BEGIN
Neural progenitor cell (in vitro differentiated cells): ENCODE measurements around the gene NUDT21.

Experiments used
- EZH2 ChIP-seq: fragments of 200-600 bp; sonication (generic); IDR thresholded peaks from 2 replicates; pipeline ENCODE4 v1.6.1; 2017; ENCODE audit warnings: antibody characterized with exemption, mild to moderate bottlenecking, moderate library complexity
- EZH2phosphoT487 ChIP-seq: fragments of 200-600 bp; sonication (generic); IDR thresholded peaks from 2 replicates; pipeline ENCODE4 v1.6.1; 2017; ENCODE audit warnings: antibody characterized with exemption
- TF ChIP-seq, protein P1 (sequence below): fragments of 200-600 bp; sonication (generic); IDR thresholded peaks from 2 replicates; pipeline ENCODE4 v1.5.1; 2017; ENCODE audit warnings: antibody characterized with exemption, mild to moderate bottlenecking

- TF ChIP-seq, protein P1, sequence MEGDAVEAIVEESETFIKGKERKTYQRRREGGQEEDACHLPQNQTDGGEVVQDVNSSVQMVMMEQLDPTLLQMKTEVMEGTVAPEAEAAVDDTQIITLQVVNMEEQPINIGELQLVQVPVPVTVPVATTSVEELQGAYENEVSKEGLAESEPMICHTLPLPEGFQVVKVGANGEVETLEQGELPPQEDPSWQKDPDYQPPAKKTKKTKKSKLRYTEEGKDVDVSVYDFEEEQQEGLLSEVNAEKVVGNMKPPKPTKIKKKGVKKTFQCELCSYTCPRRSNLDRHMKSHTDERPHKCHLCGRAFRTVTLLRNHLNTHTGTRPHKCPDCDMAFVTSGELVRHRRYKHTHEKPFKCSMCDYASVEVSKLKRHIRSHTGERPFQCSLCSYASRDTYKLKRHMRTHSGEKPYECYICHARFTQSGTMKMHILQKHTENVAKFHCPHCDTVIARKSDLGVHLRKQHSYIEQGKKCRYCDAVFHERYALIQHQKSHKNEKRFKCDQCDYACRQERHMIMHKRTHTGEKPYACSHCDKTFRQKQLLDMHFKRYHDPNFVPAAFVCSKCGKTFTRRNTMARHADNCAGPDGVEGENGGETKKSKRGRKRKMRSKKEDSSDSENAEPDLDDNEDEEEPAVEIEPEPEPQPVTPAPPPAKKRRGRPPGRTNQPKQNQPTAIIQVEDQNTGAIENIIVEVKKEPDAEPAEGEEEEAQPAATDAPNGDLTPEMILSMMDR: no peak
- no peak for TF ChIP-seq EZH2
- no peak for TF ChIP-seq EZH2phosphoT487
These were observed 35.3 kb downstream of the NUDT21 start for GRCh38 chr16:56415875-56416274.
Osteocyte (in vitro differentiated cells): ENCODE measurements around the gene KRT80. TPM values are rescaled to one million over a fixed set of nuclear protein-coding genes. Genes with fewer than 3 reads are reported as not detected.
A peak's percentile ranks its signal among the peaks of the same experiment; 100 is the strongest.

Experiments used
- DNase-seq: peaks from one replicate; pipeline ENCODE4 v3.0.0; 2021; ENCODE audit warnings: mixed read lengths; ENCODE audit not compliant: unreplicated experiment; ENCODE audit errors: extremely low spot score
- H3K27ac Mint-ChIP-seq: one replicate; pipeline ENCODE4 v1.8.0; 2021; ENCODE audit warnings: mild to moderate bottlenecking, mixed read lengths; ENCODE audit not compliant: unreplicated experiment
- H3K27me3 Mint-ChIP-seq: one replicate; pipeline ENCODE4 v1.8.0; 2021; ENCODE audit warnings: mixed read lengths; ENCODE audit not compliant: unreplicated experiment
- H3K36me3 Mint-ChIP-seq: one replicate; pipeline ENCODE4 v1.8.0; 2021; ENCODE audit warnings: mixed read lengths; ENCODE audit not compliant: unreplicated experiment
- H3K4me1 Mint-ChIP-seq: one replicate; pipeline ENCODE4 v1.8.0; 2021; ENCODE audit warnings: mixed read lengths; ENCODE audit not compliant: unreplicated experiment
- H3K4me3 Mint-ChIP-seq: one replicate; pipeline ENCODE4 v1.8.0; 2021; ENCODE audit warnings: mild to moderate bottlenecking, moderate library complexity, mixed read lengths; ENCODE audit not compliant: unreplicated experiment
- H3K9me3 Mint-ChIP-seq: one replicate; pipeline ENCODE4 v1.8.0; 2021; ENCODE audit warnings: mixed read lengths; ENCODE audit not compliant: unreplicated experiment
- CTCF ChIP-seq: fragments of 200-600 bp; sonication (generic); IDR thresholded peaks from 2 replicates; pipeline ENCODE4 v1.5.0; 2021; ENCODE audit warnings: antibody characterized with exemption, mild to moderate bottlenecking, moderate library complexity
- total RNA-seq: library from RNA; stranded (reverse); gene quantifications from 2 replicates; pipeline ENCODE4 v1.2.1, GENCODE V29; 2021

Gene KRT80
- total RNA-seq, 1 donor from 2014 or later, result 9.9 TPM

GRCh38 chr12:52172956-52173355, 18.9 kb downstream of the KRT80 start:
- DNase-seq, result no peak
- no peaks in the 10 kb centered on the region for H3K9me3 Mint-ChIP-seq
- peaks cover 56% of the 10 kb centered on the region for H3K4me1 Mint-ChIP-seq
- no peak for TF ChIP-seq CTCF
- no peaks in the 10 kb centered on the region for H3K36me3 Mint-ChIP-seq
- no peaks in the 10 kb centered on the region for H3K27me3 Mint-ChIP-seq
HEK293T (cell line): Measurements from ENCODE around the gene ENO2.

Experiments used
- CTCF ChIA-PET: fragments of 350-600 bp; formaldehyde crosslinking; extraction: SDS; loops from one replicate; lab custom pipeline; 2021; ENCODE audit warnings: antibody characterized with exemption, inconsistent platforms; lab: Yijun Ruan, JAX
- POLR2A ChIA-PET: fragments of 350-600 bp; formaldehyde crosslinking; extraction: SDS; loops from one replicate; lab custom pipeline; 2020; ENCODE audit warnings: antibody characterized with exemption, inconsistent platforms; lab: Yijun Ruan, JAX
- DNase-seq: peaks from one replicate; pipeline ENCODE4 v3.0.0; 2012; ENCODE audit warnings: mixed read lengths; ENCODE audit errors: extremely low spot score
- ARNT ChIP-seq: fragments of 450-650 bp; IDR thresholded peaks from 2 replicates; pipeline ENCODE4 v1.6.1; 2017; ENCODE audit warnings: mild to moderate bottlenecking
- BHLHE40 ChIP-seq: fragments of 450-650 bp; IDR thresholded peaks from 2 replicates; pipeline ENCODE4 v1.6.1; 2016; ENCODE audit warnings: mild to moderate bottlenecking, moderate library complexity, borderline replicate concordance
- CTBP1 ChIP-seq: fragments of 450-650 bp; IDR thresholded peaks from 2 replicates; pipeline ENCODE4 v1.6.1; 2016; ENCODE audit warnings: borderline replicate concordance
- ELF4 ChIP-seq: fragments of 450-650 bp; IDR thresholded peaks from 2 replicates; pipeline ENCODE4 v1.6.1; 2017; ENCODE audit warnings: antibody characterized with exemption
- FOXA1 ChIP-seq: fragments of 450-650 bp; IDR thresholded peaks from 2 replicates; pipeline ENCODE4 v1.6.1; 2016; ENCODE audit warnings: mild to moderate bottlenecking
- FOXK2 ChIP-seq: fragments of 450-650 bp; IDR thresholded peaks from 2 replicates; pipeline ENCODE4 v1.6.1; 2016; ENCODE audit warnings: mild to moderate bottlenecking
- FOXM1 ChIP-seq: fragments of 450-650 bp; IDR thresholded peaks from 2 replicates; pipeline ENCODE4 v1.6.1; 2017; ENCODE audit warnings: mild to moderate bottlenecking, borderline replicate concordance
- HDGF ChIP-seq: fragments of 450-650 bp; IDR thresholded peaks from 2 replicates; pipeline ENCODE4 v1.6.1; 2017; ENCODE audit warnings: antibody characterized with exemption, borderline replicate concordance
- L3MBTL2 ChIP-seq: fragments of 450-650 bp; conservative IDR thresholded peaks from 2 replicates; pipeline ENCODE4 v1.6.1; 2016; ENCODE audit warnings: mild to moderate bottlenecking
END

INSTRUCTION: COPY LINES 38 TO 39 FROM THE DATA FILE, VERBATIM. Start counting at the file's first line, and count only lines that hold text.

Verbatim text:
- CTBP1 ChIP-seq: fragments of 450-650 bp; IDR thresholded peaks from 2 replicates; pipeline ENCODE4 v1.6.1; 2016; ENCODE audit warnings: borderline replicate concordance
- ELF4 ChIP-seq: fragments of 450-650 bp; IDR thresholded peaks from 2 replicates; pipeline ENCODE4 v1.6.1; 2017; ENCODE audit warnings: antibody characterized with exemption